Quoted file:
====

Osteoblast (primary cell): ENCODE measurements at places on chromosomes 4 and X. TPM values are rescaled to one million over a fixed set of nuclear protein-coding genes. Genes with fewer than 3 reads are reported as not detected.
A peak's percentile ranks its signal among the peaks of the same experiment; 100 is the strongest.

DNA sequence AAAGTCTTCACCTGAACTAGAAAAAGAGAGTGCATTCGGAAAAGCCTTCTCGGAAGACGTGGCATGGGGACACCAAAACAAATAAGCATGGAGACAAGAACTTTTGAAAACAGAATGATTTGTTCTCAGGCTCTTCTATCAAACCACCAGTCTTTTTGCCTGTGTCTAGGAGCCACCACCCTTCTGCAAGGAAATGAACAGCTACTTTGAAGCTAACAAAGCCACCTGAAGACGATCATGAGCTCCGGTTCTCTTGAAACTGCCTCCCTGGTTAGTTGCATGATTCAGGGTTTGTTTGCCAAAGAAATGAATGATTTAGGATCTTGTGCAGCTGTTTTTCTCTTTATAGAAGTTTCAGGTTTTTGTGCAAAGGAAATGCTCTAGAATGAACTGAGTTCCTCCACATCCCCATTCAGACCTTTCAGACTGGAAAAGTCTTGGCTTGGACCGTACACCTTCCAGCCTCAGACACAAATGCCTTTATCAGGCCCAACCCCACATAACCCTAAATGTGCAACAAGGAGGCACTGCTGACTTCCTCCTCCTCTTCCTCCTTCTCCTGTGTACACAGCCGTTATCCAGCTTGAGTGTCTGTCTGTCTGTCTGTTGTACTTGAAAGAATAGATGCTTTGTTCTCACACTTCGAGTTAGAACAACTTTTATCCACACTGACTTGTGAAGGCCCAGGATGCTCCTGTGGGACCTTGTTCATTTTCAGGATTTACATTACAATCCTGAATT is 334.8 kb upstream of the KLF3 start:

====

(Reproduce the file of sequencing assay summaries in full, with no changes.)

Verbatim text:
Osteoblast (primary cell): ENCODE measurements at places on chromosomes 4 and X. TPM values are rescaled to one million over a fixed set of nuclear protein-coding genes. Genes with fewer than 3 reads are reported as not detected.
A peak's percentile ranks its signal among the peaks of the same experiment; 100 is the strongest.

DNA sequence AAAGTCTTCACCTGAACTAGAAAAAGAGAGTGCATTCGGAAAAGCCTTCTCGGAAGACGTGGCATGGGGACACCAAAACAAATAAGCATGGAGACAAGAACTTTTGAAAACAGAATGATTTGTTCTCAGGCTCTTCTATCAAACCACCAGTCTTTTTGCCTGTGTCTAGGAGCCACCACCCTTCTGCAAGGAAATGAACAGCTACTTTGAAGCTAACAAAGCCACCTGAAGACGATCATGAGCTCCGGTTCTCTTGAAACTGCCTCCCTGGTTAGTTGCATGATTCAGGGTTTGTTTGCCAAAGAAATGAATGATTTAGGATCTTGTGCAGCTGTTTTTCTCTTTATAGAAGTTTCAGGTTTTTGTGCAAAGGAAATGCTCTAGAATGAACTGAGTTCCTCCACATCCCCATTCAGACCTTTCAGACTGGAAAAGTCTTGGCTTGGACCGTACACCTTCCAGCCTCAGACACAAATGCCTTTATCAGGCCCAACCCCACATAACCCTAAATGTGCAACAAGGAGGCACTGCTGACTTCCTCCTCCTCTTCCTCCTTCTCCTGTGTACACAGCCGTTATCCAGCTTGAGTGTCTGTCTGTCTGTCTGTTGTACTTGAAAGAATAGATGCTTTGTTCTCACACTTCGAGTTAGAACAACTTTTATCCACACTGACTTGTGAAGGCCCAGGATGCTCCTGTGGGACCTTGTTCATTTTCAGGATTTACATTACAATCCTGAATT is 334.8 kb upstream of the KLF3 start: